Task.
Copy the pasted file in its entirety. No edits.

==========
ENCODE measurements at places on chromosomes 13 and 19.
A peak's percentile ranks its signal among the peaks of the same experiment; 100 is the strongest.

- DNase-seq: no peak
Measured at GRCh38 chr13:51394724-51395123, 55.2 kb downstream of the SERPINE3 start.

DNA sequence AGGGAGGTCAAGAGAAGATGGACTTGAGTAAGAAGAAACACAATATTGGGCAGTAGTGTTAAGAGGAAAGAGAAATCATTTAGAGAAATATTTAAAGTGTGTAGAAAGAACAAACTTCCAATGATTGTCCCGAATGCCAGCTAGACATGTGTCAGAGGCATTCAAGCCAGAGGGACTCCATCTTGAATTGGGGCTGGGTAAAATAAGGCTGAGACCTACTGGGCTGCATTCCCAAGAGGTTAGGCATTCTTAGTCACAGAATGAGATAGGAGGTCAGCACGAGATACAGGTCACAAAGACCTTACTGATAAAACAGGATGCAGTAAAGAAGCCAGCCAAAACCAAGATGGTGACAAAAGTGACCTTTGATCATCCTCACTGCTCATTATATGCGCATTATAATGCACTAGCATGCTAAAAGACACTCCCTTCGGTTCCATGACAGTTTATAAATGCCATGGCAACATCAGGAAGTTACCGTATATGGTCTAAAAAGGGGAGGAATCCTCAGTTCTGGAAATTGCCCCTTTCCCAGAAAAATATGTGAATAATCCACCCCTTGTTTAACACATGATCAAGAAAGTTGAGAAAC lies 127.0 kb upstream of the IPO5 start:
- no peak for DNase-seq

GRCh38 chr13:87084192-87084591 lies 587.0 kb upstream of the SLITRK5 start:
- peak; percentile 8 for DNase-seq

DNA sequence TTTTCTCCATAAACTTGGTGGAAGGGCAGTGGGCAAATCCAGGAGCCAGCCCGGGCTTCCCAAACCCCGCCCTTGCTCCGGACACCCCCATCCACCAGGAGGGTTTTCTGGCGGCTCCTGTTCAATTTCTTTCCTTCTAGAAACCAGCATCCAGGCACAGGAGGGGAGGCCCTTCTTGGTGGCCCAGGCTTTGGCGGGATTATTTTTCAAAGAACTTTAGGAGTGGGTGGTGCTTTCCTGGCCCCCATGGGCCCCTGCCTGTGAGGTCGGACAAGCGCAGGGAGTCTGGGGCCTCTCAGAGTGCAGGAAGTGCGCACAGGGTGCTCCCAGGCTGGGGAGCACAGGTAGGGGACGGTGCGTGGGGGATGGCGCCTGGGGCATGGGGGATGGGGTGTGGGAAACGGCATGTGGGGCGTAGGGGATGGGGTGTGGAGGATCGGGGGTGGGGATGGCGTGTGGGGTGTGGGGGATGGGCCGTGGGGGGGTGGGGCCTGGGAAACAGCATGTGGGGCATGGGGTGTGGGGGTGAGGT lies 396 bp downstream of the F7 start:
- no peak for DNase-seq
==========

ENCODE measurements at places on chromosomes 13 and 19.
A peak's percentile ranks its signal among the peaks of the same experiment; 100 is the strongest.

- DNase-seq: no peak
Measured at GRCh38 chr13:51394724-51395123, 55.2 kb downstream of the SERPINE3 start.

DNA sequence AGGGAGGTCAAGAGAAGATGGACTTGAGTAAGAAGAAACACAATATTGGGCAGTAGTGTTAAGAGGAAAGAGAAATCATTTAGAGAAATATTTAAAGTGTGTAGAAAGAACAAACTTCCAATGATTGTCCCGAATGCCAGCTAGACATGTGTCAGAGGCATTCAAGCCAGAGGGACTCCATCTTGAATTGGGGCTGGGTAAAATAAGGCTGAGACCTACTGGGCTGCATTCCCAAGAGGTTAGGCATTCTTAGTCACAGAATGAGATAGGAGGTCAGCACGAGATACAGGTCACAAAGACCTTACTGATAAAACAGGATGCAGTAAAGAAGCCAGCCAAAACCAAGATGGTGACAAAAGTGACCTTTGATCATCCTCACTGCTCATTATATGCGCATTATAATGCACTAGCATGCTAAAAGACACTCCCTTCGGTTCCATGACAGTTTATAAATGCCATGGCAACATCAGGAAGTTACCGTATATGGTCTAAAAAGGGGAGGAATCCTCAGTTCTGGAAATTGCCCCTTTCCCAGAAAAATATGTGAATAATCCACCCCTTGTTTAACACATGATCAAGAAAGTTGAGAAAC lies 127.0 kb upstream of the IPO5 start:
- no peak for DNase-seq

GRCh38 chr13:87084192-87084591 lies 587.0 kb upstream of the SLITRK5 start:
- peak; percentile 8 for DNase-seq

DNA sequence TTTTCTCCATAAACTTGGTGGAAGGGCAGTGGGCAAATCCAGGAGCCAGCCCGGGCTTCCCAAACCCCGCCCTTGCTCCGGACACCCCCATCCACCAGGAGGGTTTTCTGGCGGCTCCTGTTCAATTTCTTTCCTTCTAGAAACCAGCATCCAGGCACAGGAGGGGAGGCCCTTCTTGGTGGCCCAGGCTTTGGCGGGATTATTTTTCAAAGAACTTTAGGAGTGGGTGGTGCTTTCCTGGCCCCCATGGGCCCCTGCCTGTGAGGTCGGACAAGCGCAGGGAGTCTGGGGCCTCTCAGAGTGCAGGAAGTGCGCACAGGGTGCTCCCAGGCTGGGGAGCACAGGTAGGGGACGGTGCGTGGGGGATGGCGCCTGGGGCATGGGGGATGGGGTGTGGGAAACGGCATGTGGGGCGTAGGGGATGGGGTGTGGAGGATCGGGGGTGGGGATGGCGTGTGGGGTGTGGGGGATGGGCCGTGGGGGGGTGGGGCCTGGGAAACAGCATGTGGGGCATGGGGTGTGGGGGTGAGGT lies 396 bp downstream of the F7 start:
- no peak for DNase-seq